New Yorker cartoonist Christopher Weyant, NF ’16, on capturing the dive into post-pandemic life:

“Perhaps the only thing less entertaining than watching someone write a cartoon idea is a cartoonist describing that process to you. It’s not pretty. Much of the time is spent drinking coffee. The rest is spent motionlessly staring at a blank piece of paper, zombie-like, hoping some small bit of truth eventually finds its way to the end of my pen. In my head, I free associate about world events, cultural shifts, and human foibles until an idea forms that is personal enough to reveal a little about the artist but universal enough to connect to the readers. To me, the process feels a bit like seeing a psychiatrist who uses nitrous oxide. It’s uncomfortable and exposing at times, but you often come out smiling in the end.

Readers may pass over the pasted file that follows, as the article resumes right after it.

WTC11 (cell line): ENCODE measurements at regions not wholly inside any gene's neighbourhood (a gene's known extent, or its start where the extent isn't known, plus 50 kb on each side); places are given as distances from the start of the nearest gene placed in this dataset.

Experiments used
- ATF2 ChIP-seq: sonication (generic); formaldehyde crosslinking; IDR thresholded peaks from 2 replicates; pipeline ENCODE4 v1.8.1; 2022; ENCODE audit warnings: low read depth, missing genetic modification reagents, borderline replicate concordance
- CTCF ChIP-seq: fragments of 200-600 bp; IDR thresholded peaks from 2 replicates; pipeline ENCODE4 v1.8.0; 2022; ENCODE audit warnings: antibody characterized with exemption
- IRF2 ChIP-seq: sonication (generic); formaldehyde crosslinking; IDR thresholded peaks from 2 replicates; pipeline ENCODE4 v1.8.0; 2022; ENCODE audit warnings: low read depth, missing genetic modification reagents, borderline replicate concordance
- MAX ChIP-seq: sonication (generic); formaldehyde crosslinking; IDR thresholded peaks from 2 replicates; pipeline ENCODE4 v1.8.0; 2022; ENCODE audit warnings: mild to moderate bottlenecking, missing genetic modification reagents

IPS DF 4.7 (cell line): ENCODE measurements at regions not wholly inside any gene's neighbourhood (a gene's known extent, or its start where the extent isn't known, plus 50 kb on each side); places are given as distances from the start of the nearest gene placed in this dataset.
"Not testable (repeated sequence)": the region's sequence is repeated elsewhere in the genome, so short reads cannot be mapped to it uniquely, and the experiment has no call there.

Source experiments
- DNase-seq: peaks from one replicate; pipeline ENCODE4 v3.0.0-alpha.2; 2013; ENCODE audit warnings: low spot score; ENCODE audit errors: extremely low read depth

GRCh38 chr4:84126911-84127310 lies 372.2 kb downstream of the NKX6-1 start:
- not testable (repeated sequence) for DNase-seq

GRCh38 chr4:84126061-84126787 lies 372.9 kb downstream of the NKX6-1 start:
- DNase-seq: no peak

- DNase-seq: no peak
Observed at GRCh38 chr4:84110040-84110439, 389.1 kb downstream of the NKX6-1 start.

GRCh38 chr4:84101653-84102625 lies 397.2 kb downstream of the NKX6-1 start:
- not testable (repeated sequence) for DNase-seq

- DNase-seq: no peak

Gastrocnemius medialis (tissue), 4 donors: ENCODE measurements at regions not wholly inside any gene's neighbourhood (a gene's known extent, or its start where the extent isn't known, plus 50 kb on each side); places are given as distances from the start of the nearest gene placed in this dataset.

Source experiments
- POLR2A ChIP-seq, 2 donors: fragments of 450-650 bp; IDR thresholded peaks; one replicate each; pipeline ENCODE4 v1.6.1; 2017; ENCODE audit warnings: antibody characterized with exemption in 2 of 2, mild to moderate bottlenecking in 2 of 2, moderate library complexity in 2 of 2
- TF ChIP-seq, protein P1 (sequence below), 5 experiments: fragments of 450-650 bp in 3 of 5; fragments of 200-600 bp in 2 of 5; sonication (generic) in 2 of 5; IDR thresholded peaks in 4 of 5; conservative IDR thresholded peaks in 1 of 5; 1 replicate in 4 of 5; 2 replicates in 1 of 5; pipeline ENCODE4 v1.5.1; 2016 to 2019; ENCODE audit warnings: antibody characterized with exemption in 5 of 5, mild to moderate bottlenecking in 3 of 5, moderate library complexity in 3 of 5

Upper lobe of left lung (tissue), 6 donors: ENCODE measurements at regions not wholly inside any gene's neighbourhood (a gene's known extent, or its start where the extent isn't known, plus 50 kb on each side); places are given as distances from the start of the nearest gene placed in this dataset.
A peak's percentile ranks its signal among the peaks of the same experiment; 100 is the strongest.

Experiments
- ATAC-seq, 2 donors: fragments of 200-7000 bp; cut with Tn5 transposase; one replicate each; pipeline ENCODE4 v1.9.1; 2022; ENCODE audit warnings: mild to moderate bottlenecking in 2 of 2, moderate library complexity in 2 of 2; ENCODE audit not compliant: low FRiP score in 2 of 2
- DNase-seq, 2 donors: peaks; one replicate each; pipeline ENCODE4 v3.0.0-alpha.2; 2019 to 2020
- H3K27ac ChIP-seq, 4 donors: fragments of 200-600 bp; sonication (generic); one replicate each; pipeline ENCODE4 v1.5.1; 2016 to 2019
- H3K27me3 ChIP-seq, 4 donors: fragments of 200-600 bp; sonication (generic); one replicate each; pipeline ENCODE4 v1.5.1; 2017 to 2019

One of my goals as a cartoonist is to write an ‘evergreen’— a cartoon that creates its own little world that will resonate with readers years after it was published. As a political cartoonist, I also try to add an extra layer if possible, writing a cartoon that addresses a topical news event while remaining ‘evergreen.’ If successful, it can be enjoyed as a present-day commentary on a specific event and, in years to come, be appreciated in a different way, without that context, as humorous cartoon unto itself.

With the worst of the pandemic behind us, it was time to begin to emerge socially. Desperate to see our friends, family or just feel ‘normal’ again, many of us took small steps and ventured back out into the world. A walk in the park. An extra trip to the store. A distanced drink with friends in the frigid, winter air.

The exposure felt dangerous and we knew it could possibly be life-threatening, even with all of the vaccinated, masked, distanced precautions we took. But we knew it was time. Like those fish, we held our breath and, even for a moment, it was worth it to just get away.”

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